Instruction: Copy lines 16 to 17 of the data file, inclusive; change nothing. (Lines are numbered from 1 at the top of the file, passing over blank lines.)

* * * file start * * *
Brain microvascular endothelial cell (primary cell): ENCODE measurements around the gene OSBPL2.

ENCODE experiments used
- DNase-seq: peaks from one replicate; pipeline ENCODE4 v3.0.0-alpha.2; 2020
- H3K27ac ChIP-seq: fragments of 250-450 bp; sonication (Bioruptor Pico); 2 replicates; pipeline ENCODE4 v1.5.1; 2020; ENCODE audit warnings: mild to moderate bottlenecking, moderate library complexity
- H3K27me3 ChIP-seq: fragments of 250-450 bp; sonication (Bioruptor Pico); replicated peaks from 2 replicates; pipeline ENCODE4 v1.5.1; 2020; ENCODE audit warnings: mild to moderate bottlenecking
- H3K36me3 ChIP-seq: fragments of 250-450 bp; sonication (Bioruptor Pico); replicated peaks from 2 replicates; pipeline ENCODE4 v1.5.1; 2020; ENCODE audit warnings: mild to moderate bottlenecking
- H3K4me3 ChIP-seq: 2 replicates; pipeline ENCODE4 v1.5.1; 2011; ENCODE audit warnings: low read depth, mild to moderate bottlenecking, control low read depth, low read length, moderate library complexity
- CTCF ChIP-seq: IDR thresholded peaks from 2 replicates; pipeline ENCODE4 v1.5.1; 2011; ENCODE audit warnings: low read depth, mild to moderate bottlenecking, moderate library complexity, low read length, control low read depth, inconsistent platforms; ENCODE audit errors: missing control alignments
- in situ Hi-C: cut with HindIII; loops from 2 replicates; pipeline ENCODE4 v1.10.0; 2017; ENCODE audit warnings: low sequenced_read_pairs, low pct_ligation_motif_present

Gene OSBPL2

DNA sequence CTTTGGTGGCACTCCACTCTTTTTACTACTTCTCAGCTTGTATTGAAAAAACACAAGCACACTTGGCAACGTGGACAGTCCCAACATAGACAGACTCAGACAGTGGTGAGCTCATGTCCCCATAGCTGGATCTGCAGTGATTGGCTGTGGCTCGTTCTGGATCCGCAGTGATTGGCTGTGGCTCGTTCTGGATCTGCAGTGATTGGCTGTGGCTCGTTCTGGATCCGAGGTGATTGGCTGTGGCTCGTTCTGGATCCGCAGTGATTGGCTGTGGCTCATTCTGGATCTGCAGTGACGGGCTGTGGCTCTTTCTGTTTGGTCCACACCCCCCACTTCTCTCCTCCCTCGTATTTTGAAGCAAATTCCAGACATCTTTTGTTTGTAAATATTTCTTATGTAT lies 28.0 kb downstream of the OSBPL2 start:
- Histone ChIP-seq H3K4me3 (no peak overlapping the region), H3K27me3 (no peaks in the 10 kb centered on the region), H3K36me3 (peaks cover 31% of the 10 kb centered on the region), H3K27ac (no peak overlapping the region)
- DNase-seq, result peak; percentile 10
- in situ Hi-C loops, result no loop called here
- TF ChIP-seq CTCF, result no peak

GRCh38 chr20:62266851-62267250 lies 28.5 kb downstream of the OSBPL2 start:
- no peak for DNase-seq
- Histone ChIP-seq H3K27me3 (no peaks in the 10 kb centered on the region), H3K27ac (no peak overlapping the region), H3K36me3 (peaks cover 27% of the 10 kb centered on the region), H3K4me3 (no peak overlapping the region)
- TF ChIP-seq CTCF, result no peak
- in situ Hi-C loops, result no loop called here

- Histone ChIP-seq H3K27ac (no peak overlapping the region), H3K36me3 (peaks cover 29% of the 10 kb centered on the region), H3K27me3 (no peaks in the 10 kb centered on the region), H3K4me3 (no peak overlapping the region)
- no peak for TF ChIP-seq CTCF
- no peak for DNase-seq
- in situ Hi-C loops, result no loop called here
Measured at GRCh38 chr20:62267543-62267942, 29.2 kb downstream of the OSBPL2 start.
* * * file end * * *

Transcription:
GRCh38 chr20:62266851-62267250 lies 28.5 kb downstream of the OSBPL2 start:
- no peak for DNase-seq